Indian economy has responded well to the reforms Extract from Mr P. Chidambaram, Minister of Finance speech delivered at the
the New Zealand Institute of International Affairs in Wellington on November 21, 2006
Growth of the Indian economy has been driven by the twin engines of consumption and investment. India has based its reforms on the strength of its domestic economy while leveraging the possibilities offered by the international economy. Demand and production of goods and services are driven by both domestic consumption and investment – a trend that stems from the large size of the domestic market and the growing purchasing power of the consumers.
Taking advantage of its pool of high-quality scientific talent, many multinational companies have established large R&D centres in India. India is fast emerging as a production base and as an export hub for diverse goods, from agricultural products to automobile components to high-end services. Indian firms are now part of global production chains — importing sub-assemblies, adding value to them and re-exporting them. These trends have resulted in a greater integration of the Indian economy with the world economy.
The traditional face of Indian business has also changed dramatically in the last few years. Indian firms are no longer only seekers of foreign technology or producers of staple goods or providers of low-end services. Their engagement with the world has acquired new dimensions. India has become one of the leading nations in software services, and many Indian companies are acknowledged world brands in the IT sector. These companies have gone beyond India’s shores, acquired businesses abroad, become truly multinational both through their presence in many countries and through a multinational workforce.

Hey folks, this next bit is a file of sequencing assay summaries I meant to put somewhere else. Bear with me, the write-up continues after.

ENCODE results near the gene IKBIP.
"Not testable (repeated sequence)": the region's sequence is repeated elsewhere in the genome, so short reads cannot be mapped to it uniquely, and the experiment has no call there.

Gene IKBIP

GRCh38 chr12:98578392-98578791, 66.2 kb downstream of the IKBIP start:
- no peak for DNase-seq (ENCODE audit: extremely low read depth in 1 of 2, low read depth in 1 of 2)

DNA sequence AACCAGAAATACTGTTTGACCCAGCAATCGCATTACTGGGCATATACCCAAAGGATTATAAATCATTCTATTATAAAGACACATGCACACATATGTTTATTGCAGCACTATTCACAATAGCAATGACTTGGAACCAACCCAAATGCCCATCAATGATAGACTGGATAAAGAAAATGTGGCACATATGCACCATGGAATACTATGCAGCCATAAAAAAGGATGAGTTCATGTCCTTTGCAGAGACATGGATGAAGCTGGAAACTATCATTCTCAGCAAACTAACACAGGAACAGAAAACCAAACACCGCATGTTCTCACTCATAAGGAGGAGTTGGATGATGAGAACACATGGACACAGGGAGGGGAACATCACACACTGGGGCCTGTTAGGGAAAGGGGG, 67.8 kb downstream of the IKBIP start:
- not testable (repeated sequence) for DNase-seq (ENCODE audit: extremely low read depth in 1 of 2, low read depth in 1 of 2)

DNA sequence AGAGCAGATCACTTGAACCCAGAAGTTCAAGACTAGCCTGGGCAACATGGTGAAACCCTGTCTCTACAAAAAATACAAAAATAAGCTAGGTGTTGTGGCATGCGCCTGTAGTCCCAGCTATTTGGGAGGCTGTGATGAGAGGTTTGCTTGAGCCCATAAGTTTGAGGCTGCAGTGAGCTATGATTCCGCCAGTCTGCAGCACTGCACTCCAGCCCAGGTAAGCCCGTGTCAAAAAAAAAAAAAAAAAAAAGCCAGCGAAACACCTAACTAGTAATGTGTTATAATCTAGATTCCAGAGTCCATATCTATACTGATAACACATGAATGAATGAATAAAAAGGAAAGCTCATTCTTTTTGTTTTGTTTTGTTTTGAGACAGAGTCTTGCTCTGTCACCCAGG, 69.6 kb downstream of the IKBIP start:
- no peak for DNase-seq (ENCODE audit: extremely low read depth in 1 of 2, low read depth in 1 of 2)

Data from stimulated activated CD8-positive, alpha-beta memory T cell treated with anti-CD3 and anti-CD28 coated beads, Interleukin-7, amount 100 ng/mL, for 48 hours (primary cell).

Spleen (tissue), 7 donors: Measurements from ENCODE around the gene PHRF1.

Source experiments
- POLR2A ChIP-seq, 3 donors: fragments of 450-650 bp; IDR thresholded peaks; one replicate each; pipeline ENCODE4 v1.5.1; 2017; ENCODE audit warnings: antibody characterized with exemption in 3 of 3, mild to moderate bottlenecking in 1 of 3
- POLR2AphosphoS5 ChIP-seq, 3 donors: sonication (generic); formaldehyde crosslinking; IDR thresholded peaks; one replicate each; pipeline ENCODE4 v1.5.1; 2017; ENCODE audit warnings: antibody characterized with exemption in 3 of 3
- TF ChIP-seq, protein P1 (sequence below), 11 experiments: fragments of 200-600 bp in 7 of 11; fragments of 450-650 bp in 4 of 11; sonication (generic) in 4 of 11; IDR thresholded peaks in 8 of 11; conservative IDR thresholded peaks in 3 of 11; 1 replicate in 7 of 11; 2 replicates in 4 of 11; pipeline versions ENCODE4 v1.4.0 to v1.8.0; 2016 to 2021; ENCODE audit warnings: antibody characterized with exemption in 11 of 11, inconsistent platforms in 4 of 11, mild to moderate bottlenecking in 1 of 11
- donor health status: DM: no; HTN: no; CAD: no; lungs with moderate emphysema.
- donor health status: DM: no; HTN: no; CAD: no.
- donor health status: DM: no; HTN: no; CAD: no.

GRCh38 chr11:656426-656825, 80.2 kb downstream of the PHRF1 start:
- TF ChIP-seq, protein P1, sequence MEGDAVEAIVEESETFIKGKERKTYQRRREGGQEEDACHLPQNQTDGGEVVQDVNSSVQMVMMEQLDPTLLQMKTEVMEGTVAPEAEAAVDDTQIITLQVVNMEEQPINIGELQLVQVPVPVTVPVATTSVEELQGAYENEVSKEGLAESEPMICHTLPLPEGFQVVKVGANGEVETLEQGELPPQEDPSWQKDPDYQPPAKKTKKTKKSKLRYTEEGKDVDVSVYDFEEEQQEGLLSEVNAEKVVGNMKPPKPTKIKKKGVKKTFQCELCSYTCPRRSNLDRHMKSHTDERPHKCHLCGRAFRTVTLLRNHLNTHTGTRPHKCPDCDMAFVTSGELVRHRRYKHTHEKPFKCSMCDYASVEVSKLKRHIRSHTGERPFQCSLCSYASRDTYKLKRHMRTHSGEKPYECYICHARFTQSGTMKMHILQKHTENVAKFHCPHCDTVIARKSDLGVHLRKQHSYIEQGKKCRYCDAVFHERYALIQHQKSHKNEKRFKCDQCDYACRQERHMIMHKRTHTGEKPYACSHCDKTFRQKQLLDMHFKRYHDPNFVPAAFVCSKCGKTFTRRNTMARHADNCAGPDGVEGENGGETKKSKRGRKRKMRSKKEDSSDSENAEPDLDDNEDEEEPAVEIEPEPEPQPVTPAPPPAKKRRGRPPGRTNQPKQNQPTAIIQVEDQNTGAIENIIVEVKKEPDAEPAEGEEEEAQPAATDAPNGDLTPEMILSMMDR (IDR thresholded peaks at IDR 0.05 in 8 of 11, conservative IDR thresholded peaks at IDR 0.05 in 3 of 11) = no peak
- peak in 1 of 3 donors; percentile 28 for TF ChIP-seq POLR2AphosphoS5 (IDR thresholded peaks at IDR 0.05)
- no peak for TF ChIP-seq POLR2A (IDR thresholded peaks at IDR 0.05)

India is also a major hub for manufacturing and export of manufactured products. India is among the leading producers of automobiles, auto parts and accessories, leather goods, textiles, pharmaceuticals, petroleum products and machine tools. If you will add handicrafts and hand made products, flowers and herbs, the engagement with the world is very broad-based and impressive.
A relatively new facet of India's globalization is the outward Foreign Direct Investment by Indian companies. The outward investment by Indian companies in the last three years has been estimated at $1.5 billion, $4.5 billion and $7.5 billion. The numbers may still be small by world standards; however, in my view, this is only a beginning. Indian companies are hungry to go abroad, acquire manufacturing firms as well as technology, R & D capabilities, patents and brands, and position themselves as serious players in new markets.
India is now increasingly regarded as a capable and dependable centre for research and development and as a source of new ideas in science and technology. A large number of companies that feature among the world’s largest corporations have established a research base in India.
Apart from the industry and services sectors, there is a remarkable revival of interest in Indian culture, books, music and movies. To some extent, this has been spurred by the Indian diaspora which has been vigorously contributing to the growth of the countries of their residence.
All these factors offer us enormous possibilities of maintaining sustained growth. And yet, India’s opportunity is not a selfish one. It offers the world too an opportunity for investment, trade, and of collaborating for mutual benefit.